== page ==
TOKYO (BLOOMBERG) - Japanese lawmakers are expected to pass a casino Bill that is the final hurdle for the legalisation of gaming resorts, bringing international operators a step closer to a market that could be worth as much as US$25 billion.
The Upper House of the Japanese Parliament is set to vote on the casino implementation Bill before the current session ends on Sunday (July 22).
The legislation would establish important parameters for the industry that have been the subject of heated debate in Japan, including limitations to curb problem gambling and the number of locations that will receive initial licences.
Western operators like MGM Resorts International and Las Vegas Sands Corp have pledged to spend as much as US$10 billion to tap the island nation's potential for mass gaming.
Yet legalisation won't send the companies racing to make formal proposals for resorts. Operators must still await steps such as the creation of a national regulatory body and decisions relating to possible destinations for integrated resorts.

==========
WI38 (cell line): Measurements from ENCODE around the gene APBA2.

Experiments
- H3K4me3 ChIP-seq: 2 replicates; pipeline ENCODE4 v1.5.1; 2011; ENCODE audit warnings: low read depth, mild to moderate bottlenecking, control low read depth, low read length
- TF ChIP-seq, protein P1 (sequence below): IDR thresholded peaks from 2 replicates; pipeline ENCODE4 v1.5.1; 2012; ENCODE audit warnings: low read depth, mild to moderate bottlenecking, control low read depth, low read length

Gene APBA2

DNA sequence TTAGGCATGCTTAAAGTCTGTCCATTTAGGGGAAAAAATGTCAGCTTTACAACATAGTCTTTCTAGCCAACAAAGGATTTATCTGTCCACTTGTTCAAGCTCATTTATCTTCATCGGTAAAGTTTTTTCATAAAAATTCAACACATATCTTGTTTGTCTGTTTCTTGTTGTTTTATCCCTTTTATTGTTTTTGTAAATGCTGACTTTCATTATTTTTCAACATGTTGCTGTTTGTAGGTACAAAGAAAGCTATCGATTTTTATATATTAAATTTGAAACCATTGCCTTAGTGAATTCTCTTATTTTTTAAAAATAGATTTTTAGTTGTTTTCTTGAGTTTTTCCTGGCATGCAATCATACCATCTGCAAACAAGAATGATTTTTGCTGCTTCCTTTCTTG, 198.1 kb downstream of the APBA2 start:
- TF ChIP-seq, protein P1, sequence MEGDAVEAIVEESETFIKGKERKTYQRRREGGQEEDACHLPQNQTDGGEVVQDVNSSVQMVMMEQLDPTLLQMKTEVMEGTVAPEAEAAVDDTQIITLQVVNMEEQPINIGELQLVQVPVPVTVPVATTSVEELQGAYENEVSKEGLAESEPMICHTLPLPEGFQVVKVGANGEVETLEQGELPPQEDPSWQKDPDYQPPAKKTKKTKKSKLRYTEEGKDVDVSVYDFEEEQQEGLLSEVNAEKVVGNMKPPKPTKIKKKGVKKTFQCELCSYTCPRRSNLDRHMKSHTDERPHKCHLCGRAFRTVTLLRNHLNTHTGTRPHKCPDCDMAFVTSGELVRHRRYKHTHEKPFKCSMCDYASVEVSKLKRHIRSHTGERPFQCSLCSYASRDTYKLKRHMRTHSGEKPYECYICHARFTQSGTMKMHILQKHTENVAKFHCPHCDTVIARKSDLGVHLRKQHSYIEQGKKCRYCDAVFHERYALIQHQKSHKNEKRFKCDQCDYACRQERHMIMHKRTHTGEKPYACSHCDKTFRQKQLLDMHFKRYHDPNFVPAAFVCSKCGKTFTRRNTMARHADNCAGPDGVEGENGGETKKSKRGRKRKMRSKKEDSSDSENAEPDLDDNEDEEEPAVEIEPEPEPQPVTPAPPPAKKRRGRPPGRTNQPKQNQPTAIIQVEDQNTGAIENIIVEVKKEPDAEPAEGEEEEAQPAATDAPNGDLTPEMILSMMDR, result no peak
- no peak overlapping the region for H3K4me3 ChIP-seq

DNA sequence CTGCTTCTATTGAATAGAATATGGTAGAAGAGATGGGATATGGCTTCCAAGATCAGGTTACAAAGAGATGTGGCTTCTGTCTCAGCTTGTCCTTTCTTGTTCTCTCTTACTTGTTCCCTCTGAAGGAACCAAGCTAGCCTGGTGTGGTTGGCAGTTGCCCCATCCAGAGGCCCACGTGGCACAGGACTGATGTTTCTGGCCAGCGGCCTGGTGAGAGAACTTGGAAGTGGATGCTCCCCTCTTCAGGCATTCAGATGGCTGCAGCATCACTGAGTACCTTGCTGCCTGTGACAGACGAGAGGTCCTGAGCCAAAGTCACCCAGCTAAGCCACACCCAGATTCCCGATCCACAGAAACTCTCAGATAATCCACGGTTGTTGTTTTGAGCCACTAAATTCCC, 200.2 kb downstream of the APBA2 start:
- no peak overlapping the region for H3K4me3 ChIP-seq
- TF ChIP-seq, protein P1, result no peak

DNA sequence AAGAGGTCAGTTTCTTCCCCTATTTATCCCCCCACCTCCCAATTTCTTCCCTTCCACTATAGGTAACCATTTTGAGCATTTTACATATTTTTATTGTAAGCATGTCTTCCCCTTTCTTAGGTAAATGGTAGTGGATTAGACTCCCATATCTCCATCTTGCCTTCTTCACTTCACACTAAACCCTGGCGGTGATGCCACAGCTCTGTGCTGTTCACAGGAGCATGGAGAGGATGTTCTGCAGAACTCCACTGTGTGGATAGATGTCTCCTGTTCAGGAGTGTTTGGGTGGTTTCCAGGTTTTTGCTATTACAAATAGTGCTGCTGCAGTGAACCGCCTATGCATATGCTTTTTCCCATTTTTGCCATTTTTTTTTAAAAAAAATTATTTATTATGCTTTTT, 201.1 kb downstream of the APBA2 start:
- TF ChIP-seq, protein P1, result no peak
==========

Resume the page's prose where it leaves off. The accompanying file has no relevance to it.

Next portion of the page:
"There are many, many steps that need to be taken before construction takes place, and one of the first ones would be for the casino control commission to be established, funded and have a public comment process on it," said Jay Defibaugh, an analyst at CLSA.
"Adding the legal meat around the bones of the implementation law, that takes years."
Here are some key elements of the implementation Bill that will be voted on and were already passed by the Lower House:
- Three casino licences will be issued with 30 per cent tax rate on gross gaming revenue
- 6,000 yen (S$73) entrance fee for Japanese nationals and residents, with a cap of 10 visits per month
- Casino space limited to 3 per cent of total resort floor area
- Companies will likely submit proposals to the municipalities as part of a consortium. The national government will then have the final approval and issue casino licences
- Casino resorts aren't projected to open until 2023 at the earliest